How would you feel about a general purpose/science math library

I was thinking of creating some library that would include a large amount of math objects, and a bunch of helper functions to use them together. It would contain for example : geometry-related objects (points, lines, polygons, planes), but also other stuff, like stuff from set theory, graph theory, etc...

Would that be a good idea ?

That is quite a broad scope…

existing crates: and

I took a look at those, but as you said, those don't have a scope this broad

I personally don't need one. Using many smaller crates works fine for me.


How I would go about developping such a library is that I would wait for users to request the feature they want (for example, someone asks for me to add quaternions, and I would do it for the next update)

You are aware of nalgebra?

If I had to assemble a team for the task of writing a science library, i'd start by collecting all things that it needs to cover.
Then figure out how to group and connect all of it.

Once that is figured out, writing can begin.

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hm nalgebra only seems to do stuff related to, well, algebra

It sounds like you want to create a "standard library" for doing mathematics. We already have crates which do a lot of the individual bits, but there's definitely value in combining their functionality all under one project.

Some solid crates I can think of:

  • petgraph for working with graphs
  • euclid for anything related to geometry, with a strong graphics influence
  • ndarray for a general-purpose matrix type (think numpy from Python)
  • csv for importing data from CSVs
  • plotters for data visualisation
  • nalgebra for linear algebra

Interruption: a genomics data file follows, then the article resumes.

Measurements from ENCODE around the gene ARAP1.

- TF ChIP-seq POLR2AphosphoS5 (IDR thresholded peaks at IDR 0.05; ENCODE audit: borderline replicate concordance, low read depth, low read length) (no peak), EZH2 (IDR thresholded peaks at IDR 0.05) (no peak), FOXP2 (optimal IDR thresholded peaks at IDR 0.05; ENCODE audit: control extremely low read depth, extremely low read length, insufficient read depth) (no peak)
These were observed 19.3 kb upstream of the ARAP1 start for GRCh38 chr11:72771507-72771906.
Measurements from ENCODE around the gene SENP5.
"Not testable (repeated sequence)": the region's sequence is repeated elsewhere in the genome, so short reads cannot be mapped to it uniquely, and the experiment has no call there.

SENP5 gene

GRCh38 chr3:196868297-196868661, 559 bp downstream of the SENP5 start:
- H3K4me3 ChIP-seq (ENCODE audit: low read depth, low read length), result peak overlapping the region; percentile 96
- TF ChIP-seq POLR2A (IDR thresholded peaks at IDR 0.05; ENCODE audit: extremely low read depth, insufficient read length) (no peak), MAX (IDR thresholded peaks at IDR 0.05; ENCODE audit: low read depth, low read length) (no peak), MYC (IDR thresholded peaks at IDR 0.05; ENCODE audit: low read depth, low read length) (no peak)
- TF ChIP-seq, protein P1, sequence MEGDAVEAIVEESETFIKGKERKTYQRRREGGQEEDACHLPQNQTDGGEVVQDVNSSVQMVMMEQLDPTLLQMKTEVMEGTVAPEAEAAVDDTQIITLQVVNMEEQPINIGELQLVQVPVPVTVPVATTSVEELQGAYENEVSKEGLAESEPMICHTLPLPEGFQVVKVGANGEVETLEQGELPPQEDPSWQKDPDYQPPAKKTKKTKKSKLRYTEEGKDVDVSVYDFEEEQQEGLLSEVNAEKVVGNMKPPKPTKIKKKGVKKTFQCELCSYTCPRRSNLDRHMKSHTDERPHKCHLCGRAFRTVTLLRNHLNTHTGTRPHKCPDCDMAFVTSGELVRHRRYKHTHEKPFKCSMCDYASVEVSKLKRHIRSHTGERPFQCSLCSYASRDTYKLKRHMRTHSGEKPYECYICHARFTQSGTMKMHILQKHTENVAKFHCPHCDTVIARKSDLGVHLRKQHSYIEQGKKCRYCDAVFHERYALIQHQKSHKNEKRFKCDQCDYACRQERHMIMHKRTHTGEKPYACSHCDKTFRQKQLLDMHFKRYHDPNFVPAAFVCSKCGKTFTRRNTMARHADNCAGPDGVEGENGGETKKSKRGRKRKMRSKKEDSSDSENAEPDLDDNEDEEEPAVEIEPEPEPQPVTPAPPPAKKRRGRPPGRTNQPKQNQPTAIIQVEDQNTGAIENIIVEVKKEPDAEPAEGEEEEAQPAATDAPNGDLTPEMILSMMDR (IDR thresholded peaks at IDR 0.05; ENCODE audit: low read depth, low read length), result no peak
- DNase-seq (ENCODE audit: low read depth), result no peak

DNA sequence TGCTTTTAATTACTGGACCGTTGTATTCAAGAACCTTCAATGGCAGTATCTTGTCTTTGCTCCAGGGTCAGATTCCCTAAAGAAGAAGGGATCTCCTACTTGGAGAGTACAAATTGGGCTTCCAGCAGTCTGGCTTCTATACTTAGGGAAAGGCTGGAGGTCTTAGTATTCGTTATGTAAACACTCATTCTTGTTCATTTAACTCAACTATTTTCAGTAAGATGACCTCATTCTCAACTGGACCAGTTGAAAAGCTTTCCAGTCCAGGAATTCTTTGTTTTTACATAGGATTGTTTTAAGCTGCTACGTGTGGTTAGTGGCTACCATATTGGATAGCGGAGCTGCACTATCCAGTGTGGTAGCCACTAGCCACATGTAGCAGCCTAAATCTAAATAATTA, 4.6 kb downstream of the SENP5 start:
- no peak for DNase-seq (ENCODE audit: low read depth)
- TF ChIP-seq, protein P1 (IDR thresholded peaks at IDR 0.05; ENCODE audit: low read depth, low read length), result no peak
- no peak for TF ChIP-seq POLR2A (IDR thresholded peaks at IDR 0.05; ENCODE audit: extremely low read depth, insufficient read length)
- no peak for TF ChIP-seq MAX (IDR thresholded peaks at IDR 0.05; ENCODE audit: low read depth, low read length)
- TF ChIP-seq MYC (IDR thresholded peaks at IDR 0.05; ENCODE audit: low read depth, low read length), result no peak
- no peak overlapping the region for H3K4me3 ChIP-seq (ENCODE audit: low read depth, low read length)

This would be no small undertaking. Do you have any examples of what you're trying to achieve (possibly already implemented for other languages)? As far as I know, even languages that are used extensively for data science like Python don't have everything within a single library.


I don't have any other example of such a library (even though I'm sure there is). Yeah it would "kinda" be like a standard library, but it would also include some more obscure stuff like gyrovectors

You’d probably want to structure it as a set of interoperable crates, perhaps reexported by a wrapper crate for easy inclusion. That way you can pull in the efforts of existing, narrower projects. I think this is roughly how numpy/scipy are organized, for instance.


What about features ? one features for graphs, one for sets, one for algebra, one for non euclidean geometry, one for groups, etc...

There is maths-traits.

The most interoperable is to use traits instead of structs, and generics instead of standard types. This way anyone can use these traits for their structs or in addition to another crate...

Well maths-traits looks good but I've got some nice ideas it doesn't have

I've created a git repo for it in case anyone wants to join me on this

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